1. Anything is better than no encryption at all
    Even though I consider the following points quite important, they really are just things you should be aware of. For example, I certainly wouldn't have encrypted all my devices if I had to enter my password each time or even click some additional button. The Gnome Encfs Manager can automatically mount and unmount the stashes on removable devices without any user activity, so it absolutely makes no difference whether they are encrypted or not. Just decide for yourself how much privacy you want for which data.
  2. Disable tracking and indexing
    Most desktop environments and applications are indexing / tracing / caching etc. all of your actions and files nowadays. Such mechanism are the natural enemy of privacy and encryption. It's normally a nice thing to have, but you don't want that for your private data. That's why I recommend to have only one folder (I use ~/Encfs) which contains all mount points (I also have my stashes in there because it is just a waste of time if your system indexes encrypted files and folders). It's easier to exclude one folder from indexing than to configure all of them separately. To sum it up, users of Nepomuk should take a look at "Customize index folders..." found in the file indexing settings and Zeitgeist-users, well, I don't really know. Ubuntu has a "Privacy"-panel in the system settings where you can exclude some folders from tracking. It's kind of minimalistic but seems to work ;-) IIRC, Ubuntu also enables mlocate by default. Does someone know whether the privacy settings affect that as well? (It's always among the first things I uninstall everywhere hence I am not really familiar with it)
  3. Use a sand-boxed environment
    Unfortunately most applications don't respect privacy settings and still cache data wherever they can. Especially file managers tend to cache lots of data. Again, it's normally a nice thing to have, but you don't want that for your private data. Have you ever wondered, why the Gnome Encfs Manager didn't have an "open in file manager when mounted"-option for a long time? There you have the reason. Of course you could use xdg-open "$MOUNT_DIR" as the post_mount_command if you really wanted do do that, but the ability to execute custom commands / scripts when mounting and unmounting allowed for better solutions. Actually #01 convinced me in the end to add it nevertheless. However, I recommend the usage of some scripts to set up and destroy a fitting environment to work with your mounted stashes. (For some inspiration, you can can take a look at my "cnemo"-script)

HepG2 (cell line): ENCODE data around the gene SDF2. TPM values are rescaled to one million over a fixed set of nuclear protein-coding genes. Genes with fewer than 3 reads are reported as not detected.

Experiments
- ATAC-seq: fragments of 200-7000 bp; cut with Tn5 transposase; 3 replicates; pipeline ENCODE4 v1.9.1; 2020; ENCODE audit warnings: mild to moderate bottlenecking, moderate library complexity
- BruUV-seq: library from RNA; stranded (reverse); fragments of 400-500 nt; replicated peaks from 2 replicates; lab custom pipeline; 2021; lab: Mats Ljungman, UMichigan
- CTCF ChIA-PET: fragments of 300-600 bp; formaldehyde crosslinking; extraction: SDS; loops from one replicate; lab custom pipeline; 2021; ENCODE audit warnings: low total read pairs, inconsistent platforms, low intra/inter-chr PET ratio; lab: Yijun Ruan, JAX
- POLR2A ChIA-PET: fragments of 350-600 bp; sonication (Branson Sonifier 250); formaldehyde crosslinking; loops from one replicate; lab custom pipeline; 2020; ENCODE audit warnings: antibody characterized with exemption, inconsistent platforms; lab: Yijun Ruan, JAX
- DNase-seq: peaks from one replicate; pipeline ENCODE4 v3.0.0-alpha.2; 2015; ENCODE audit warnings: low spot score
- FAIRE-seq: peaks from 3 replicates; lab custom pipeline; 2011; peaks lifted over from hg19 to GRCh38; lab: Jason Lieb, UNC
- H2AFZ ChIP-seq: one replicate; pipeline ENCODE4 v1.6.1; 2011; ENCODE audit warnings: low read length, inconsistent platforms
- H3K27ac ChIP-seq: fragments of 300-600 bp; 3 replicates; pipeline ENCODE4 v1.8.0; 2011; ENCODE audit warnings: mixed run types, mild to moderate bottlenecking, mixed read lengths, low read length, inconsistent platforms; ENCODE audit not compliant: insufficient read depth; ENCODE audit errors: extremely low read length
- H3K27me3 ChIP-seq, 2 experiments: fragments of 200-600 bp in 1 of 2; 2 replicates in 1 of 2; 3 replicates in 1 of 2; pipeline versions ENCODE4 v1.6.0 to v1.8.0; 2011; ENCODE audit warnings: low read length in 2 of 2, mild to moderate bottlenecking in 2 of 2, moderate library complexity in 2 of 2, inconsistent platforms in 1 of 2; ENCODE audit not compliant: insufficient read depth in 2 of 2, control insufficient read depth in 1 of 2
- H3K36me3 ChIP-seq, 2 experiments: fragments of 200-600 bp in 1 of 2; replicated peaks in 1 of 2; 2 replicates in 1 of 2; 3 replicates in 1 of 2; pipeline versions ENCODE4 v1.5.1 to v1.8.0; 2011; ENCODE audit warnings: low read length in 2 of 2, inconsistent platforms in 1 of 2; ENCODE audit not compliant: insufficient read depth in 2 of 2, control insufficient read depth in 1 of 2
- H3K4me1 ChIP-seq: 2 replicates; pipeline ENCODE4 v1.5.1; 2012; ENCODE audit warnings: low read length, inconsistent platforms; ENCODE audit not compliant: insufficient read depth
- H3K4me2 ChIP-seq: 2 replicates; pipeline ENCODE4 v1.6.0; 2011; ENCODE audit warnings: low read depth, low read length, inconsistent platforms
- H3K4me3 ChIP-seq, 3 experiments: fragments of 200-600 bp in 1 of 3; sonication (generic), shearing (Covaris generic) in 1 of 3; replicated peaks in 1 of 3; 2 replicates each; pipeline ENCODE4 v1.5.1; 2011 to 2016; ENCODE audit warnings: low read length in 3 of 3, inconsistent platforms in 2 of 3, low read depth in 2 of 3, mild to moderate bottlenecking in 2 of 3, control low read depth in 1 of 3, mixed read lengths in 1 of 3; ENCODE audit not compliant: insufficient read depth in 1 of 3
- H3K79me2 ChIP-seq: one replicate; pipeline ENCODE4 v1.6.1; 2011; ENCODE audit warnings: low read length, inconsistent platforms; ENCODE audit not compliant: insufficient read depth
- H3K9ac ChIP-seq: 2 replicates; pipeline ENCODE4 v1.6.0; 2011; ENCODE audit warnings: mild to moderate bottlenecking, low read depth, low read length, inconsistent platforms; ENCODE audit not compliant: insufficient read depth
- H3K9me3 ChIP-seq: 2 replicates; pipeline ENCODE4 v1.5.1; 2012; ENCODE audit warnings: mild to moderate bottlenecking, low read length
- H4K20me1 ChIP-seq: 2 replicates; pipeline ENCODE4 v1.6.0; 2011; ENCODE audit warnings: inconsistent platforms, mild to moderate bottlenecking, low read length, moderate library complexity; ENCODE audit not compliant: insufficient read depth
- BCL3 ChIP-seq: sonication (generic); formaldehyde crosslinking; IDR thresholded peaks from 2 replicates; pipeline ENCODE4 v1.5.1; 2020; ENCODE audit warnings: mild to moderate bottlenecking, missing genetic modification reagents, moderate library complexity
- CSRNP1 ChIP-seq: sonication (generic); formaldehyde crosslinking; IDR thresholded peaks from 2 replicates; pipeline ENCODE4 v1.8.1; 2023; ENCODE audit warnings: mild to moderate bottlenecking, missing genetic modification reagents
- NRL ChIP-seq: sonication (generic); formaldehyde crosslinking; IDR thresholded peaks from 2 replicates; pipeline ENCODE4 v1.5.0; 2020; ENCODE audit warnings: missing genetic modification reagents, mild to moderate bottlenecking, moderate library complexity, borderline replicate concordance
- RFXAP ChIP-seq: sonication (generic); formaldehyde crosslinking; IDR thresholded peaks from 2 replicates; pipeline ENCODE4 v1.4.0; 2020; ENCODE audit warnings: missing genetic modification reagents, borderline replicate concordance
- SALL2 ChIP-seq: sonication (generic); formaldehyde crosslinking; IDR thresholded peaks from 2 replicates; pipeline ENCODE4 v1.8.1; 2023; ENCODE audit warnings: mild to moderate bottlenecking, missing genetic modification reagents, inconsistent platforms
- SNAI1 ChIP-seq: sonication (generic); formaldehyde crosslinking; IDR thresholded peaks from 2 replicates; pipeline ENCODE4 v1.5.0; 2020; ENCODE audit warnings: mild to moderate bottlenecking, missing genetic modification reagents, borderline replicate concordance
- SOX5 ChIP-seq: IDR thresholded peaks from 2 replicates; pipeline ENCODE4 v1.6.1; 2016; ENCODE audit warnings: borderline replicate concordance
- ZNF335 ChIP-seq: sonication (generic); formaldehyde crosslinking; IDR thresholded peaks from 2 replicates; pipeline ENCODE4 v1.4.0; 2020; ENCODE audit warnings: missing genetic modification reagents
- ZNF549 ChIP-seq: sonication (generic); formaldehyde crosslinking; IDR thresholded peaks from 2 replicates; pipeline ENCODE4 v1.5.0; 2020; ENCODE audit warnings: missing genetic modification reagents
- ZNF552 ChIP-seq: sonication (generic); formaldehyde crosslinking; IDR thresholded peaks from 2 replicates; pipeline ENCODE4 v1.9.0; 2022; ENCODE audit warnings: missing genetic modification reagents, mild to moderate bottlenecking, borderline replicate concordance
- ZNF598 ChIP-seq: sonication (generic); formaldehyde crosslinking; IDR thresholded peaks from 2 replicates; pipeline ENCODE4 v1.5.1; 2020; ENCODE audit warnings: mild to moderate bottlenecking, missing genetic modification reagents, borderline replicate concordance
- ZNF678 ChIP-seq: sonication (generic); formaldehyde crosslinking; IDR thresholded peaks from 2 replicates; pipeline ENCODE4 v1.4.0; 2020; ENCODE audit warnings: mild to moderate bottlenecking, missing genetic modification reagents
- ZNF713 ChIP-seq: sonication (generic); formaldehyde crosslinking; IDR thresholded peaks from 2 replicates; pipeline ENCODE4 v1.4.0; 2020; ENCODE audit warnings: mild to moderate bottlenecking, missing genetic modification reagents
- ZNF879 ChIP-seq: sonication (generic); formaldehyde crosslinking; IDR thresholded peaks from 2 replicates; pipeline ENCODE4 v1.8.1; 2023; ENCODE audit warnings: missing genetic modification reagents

4. Use the keyring wisely
    The Gnome Encfs Manager allows you to save the passwords for your stashes inside the keyring which is automatically unlocked when you log into your desktop. While this is undoubtedly convenient and practical for data you put on the internet (cloud-folders etc.) it might not be a good idea the save the passwords there when you want to protect the data from the people around you. Recent versions of GEncfsM allow the usage of separate keyrings through the variable "keyring_name" and you might want to use this option when you store the passwords for you devices etc.
  5. Unmount unused stashes
    As long as your stashes are mounted, they are not save! While this point is probably only relevant for stashes for which you didn't save the password in the keyring, it is something you should keep in mind. Even though the probability is rather low that someone unauthorized gets access to your computer, it's better to be on the save side and to keep at least your passwords and important documents always locked away and only mount them for a short amount of time when needed.

To be continued and please don't hesitate to leave your comments.

I respect your privacy
I don't run any trackers on this site.

Your questionable browsing-history should remain between you and the NSA ;-)